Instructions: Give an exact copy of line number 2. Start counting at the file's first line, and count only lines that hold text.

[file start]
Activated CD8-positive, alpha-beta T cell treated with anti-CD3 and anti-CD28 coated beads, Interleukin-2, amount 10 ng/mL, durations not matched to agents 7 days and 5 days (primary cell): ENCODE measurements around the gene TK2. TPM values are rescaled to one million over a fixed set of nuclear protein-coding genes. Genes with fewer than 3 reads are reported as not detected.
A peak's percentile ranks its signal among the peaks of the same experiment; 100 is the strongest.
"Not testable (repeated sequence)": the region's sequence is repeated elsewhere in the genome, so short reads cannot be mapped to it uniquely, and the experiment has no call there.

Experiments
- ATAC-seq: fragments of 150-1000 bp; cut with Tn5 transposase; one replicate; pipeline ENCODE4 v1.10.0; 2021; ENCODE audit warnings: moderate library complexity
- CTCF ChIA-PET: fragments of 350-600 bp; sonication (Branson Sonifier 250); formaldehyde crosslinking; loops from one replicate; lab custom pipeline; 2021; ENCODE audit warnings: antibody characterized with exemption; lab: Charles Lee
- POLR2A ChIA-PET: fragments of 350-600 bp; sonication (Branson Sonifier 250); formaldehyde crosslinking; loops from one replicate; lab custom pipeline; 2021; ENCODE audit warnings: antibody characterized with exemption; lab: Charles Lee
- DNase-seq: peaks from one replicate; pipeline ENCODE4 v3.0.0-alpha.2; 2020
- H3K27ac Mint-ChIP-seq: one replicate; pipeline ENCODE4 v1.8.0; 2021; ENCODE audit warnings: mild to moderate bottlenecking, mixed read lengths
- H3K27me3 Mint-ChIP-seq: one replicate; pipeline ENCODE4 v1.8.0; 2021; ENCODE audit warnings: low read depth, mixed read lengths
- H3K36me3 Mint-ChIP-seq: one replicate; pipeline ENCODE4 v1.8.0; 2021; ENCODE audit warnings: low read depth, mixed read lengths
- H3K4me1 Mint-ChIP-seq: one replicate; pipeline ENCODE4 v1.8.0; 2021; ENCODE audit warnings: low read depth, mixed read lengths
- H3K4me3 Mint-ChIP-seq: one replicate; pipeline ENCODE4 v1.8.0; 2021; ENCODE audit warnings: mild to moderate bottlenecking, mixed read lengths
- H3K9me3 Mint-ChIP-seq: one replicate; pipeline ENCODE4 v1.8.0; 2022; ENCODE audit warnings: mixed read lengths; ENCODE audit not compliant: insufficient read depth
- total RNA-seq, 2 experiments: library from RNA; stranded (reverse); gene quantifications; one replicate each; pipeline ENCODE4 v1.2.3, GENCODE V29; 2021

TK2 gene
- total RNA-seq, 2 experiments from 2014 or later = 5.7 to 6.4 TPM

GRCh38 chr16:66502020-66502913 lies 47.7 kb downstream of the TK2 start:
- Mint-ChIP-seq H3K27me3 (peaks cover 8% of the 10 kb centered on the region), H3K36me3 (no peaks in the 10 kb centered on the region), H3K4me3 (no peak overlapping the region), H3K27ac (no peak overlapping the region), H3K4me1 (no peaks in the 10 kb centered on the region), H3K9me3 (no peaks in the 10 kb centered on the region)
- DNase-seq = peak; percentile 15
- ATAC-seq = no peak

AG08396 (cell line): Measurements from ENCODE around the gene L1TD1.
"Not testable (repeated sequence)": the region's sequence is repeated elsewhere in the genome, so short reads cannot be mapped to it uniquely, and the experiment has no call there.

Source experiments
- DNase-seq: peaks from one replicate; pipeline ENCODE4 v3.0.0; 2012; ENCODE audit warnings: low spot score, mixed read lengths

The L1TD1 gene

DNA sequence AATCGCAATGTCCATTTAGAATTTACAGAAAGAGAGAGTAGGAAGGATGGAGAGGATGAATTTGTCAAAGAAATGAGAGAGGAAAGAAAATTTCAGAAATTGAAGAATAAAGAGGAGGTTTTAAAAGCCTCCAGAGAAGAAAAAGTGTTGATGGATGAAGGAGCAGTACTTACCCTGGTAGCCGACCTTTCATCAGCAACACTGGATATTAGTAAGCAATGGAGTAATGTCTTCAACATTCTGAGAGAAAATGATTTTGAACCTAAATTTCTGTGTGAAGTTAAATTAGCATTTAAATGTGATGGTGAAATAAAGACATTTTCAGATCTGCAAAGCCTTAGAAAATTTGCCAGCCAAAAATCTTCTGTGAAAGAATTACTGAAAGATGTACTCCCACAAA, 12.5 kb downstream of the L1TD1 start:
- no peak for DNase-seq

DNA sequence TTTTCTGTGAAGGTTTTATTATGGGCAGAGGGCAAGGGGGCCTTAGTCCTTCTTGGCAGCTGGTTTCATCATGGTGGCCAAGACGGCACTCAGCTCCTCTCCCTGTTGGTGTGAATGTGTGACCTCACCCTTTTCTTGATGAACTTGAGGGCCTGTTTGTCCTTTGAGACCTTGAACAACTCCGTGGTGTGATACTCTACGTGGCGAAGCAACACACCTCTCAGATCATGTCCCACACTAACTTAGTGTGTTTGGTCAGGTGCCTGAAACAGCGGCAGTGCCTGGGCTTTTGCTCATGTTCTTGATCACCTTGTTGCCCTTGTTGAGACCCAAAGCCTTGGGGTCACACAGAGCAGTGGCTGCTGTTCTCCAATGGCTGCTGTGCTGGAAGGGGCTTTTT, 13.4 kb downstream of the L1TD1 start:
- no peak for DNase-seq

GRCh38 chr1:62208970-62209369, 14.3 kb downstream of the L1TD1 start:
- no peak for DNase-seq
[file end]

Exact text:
A peak's percentile ranks its signal among the peaks of the same experiment; 100 is the strongest.